All About Me: Identity in Laferrière
First, some good news. I will be presenting on Dany Laferrière and my idea for a digital project related to him work at the 2013 MLA in Boston. The first is a roundtable that I put together, Building Bridges Within Digital Humanities, will be focused specifically on how DH can be used to enrich our understanding of translations and translating. The other panel, Accessing Race in the Digital Humanities, will deal with the performative aspect of Laferrière’s work, relating it back to jazz, and how DH can bring back these elements.
I’ve also finally tuned in the manuscript for the collection of Laferrière essays, including the interview I did with him over email. I’ll save the final set of ten questions for the book, but I want to focus here on the answer to my last question, about blogging and digital media:
I want to ask you what you think about new, digital mediums that writers have access to, like blogs and other forms of social media. Do you think that this is an opportunity for readers to really get to know the writers behind the opinions, as you have put it? Or, conversely, is it still important to be published in traditional ways, on paper (another sentiment you have expressed)?
First, a little background. I thought of asking this question because of the perfomative aspects of his writing and his general persona. He is and is not his narrator, Vieux Os. He is an is not the person we see on TV. I liken him to a trickster, and I think that it isn’t an accident that Legba appears frequently in his writing as an image. The Internet is continually evolving, changing, mutating, much like his own revisions, adaptations, and mutations of Laferrière’s own corpus. In particular, he has worked in other media (film, TV, radio, print journalism), so I thought that perhaps there was an opportunity or interest in these new medias. But, alas, I was mistaken.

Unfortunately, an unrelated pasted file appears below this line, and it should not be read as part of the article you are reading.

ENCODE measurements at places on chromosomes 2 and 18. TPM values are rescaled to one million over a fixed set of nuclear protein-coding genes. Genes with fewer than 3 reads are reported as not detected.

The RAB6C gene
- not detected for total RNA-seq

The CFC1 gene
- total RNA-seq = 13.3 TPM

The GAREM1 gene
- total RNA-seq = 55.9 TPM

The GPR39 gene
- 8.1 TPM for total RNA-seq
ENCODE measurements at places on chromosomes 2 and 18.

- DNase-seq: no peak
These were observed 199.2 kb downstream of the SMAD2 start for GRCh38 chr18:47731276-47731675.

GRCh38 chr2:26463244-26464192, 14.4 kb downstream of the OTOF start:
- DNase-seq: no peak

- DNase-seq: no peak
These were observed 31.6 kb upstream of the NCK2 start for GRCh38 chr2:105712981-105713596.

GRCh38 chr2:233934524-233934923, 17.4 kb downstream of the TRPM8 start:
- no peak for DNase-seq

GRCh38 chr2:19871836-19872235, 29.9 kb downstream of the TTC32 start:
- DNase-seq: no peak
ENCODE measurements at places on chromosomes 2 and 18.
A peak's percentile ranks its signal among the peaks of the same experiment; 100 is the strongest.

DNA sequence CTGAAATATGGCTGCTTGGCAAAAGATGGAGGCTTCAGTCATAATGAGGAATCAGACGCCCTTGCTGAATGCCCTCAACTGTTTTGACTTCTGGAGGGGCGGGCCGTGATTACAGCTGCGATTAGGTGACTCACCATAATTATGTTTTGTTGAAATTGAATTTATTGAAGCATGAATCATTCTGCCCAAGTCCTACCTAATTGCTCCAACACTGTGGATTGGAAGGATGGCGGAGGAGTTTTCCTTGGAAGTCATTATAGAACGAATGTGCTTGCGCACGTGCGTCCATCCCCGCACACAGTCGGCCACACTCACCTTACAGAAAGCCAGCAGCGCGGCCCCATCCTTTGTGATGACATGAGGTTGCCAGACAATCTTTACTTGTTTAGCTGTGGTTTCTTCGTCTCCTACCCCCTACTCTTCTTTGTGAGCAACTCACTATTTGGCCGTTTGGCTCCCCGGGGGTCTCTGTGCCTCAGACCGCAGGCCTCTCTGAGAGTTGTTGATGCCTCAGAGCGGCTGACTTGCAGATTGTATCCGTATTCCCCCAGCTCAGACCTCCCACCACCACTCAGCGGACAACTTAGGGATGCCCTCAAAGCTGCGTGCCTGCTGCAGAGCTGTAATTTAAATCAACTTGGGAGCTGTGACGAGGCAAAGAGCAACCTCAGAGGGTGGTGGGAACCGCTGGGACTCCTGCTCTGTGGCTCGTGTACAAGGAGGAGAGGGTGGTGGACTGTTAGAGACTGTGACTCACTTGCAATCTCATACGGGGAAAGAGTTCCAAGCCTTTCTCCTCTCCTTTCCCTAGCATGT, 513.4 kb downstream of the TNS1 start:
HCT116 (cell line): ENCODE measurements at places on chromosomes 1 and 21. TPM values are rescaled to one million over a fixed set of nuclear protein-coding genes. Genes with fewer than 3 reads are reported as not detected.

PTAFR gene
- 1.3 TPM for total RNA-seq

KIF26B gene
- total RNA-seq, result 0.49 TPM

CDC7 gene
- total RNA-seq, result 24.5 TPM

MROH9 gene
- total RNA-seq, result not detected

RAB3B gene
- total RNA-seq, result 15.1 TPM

Les blogues ne m’intéressent pas. Je ne vois pas l’importance d’écrire à des gens en particulier. Quand j’écris c’est pour des gens dont j’ignore l’identité. Le lecteur se rend en librairie quand cela lui chante. Et il lira mon livre s’il veut. Il n’est pas obligé de m’écrire non plus. La littérature circule librement. Les blogues, c’est un univers plus étroit. Plus étouffant, je dirais. Je trouve le livre, dans sa version de papier, plus libre et plus moderne.
Blogs hold no interest for me. I don’t see the relevance of writing for a particular audience. When I write, I remain ignorant of my audience’s identity. The reader will go to the bookstore when they are drawn there. And they will read my book if they want to. And they are under no obligation to write to me, either. Literature circulates freely. Blogging is a narrower universe. More stifling, I’d say. I find books, printed on paper, are freer and more modern.
I am fascinated with this answer. I’m not sure, yet, what this says about his attitudes towards writing or his identity as a writer and artist, but I think it’s really a lot to unpack. But it certainly, for me, brings up a lot of questions about my online identity, who I write for, and if blogging really is “freer” or if it’s as Laferrière puts it, more stifling.